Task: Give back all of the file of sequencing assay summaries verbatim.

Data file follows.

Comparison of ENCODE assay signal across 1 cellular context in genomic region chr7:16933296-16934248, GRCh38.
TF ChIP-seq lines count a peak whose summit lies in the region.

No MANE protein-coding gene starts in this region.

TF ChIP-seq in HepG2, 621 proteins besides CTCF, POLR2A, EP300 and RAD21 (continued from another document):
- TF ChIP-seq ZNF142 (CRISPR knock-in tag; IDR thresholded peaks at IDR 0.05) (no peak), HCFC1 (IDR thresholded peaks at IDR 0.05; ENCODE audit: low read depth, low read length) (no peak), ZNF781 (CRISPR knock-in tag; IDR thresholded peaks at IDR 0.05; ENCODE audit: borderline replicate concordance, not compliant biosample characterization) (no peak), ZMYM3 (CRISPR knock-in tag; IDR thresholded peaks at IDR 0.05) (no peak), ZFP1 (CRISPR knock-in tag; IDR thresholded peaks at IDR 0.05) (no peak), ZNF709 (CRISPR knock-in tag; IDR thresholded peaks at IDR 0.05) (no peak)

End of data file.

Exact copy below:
Comparison of ENCODE assay signal across 1 cellular context in genomic region chr7:16933296-16934248, GRCh38.
TF ChIP-seq lines count a peak whose summit lies in the region.

No MANE protein-coding gene starts in this region.

TF ChIP-seq in HepG2, 621 proteins besides CTCF, POLR2A, EP300 and RAD21 (continued from another document):
- TF ChIP-seq ZNF142 (CRISPR knock-in tag; IDR thresholded peaks at IDR 0.05) (no peak), HCFC1 (IDR thresholded peaks at IDR 0.05; ENCODE audit: low read depth, low read length) (no peak), ZNF781 (CRISPR knock-in tag; IDR thresholded peaks at IDR 0.05; ENCODE audit: borderline replicate concordance, not compliant biosample characterization) (no peak), ZMYM3 (CRISPR knock-in tag; IDR thresholded peaks at IDR 0.05) (no peak), ZFP1 (CRISPR knock-in tag; IDR thresholded peaks at IDR 0.05) (no peak), ZNF709 (CRISPR knock-in tag; IDR thresholded peaks at IDR 0.05) (no peak)